THOMAS VINCENT: Right. Okay. Gotcha. Are they able to do anything about this? Is anyone trying to help them get through this? What’s happening here?
GIANNA BROCK: Yeah so this was a very traumatic and stressful time for these people. These are people who went to prison and that in their mind paid their respects and are now a member of our community. And a lot of the time it was actually a heavy police presence. It was SWAT. It was very early in the morning. There was children. They have families. And they’re kind of being arrested, dragged out of their homes in the early wees of the morning. Their neighbors are seeing. I mean it was definitely a traumatic experience for them. Luckily though, there is the FFRC, which is the Florida Rights Restoration Committee. I was actually able to speak with their deputy director Neil Voltz. From the beginning they were raising money and helping to pay bail for some of these individuals, as well as make sure that they are getting proper legal counsel because they are facing crimes and they will have to appear in court.
THOMAS VINCENT: Wow okay thank you so much for coming on, Gianna. It was good to see you.
GIANNA BROCK: Thank you so much. Thanks for having me.
KATHERINE MARIN: And now I’m with Maria Varas, writer of “Nebraska Senator Ben Sasse named finalist for University of Florida President.” Maria, how are you?
MARIA VARAS: I’m doing great. Thank you.
KATHERINE MARIN: Great so who exactly is our new President-to-be?
MARIA VARAS: Our new president-to-be, as of now, will most likely be Nebraska Senator Ben Sasse. Before becoming a senator in the mid two thousands, he went to Harvard, Yale. He, in total, holds five different degrees and what has been widely reported is the fact that he was president of a Nebraska private university called Midland University, for five years.
KATHERINE MARIN: And what exactly can you tell us about his departure from congress?
MARIA VARAS: So in regards to his departure. If the UF Board of Trustees accepts Sasse, then he plans to reign from the U.S. Senate. This is pretty notable because he was recently reelected in 2020 and so, his term would have ended in around 2027. And so, his early resignation…a lot of people are speculating that his early resignation is influenced by the fact that he was one out of seven republican senators to vote to convict Trump after the 2021 January 6 capitol riots. In fact, his resignation is a growing trend of congressional republicans who have voted to impeach or convict Trump and say a growing trend of their fate, as we are seeing in this year’s midterms. The House republicans who voted to impeach Trump have been losing their primaries. Very notably, Liz Cheney. And so yeah, very notable because it’s an early resignation.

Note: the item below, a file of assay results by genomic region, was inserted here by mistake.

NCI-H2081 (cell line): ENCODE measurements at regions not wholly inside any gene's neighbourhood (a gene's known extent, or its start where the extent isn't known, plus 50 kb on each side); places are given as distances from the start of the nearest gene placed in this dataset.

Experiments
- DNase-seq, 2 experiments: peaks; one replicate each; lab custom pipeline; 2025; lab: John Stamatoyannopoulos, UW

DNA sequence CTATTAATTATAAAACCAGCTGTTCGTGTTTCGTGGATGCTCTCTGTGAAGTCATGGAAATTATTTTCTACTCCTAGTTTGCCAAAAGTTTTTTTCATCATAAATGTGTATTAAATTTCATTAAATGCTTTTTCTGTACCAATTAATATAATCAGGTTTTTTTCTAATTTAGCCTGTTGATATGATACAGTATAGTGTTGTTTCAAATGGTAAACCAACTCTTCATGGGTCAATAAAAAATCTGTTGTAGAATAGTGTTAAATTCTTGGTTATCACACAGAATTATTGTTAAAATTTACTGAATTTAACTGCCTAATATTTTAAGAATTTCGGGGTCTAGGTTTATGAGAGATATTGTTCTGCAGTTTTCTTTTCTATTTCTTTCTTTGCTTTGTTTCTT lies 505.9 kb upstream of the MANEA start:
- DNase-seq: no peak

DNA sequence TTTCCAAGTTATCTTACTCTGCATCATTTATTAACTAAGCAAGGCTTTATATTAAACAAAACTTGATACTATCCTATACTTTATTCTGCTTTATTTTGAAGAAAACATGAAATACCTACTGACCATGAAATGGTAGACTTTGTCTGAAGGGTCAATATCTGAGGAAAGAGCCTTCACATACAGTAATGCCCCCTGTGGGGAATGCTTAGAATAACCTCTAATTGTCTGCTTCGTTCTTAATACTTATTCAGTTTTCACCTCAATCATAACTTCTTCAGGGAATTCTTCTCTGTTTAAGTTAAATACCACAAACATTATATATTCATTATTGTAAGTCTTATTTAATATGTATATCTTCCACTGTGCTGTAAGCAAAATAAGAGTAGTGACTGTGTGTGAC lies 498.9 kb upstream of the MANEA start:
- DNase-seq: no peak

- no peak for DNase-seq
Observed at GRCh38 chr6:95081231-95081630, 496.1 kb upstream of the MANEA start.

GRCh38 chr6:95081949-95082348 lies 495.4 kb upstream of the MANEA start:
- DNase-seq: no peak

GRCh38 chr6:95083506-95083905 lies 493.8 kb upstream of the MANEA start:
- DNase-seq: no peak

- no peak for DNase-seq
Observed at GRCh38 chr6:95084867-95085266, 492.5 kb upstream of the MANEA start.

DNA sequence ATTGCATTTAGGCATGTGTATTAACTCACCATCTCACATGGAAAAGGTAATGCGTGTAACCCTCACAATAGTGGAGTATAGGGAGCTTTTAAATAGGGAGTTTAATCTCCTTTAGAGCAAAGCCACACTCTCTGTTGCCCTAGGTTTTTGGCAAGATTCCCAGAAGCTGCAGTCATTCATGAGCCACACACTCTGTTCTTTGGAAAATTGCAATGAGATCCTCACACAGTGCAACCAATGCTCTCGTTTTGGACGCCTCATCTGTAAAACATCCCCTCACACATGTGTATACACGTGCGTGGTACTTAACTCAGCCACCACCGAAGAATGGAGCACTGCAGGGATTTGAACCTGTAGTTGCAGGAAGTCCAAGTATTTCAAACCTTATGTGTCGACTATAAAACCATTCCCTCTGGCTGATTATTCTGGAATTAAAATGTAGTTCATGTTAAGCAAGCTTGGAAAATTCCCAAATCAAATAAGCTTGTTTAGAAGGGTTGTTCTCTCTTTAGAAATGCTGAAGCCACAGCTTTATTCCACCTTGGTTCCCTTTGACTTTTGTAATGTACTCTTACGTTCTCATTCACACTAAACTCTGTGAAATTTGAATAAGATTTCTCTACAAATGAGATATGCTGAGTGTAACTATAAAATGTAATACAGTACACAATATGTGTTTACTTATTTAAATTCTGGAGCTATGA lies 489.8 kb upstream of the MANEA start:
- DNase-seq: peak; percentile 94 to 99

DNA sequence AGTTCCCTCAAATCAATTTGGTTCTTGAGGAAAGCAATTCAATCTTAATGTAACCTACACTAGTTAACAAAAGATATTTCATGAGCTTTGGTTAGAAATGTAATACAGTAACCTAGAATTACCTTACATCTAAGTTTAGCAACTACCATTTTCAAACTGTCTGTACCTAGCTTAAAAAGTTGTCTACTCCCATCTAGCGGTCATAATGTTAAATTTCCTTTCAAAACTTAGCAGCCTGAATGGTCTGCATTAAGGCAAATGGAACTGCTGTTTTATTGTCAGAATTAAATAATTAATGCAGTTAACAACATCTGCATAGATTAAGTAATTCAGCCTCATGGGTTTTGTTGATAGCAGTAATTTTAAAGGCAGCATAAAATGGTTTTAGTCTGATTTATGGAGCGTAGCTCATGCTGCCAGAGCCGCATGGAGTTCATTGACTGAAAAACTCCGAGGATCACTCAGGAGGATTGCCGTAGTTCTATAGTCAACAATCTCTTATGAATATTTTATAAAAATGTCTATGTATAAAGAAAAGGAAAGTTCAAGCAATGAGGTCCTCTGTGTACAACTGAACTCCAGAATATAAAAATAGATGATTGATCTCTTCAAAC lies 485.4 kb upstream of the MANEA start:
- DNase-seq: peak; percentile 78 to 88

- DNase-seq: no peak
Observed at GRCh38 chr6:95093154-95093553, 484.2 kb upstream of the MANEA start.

KATHERINE MARIN: And why do you think there’s been so much backlash against the choice that’s been made, but also the process in which it was made?
MARIA VARAS: Well yeah in terms of the backlash this past Monday when Senator Ben Sasse arrived at UF’s campus for a Q&A, students showed up to protest. Specifically, over three hundred students were present. This protest was organized by various student groups and unions. So many people arrived that the Q&A had to be ended early and Sasse had to be escorted out. And he had to complete the Q&A via livestream in private. In terms of specifically what students were protesting against, since Sasse is a senator his political beliefs are very out in the open. Very easy to access. And it has been widely pointed out that Sasse’s views on marriage, on LGBT issues – he believes that marriage is between a man and a woman. He has spoken out against the Supreme Court legalizing same-sex marriage in Obergefell v. Hodges. In terms of abortion, he is pro-life. He has mentioned multiple times and discussed multiple times his pro-life beliefs. So those are some social issues there that a lot of students hold a lot of concern over. In terms of the process in which he was selected, that has been very widely discussed. This past legislative session, the Florida congress voted on a bill that was signed on by DeSantis that would make university presidential searches private, so outside of regular public recording laws. So, virtually the whole process of the presidential search committee selecting Ben Sasse has been done in secret. I mean there were 699 other candidates considered, and we only know of Sasse. So a lot of students have expressed concern that the whole process was political, partisan and that they want to see more of how the process played out.
KATHERINE MARIN: Thank you so much Maria.
MARIA VARAS: No problem.
THOMAS VINCENT: That’s it for the show today. Be sure to stay updated on all things Florida politics by visiting our website FloridaPoliticalReview.com. Thanks for listening to Florida Politics, Reviewed.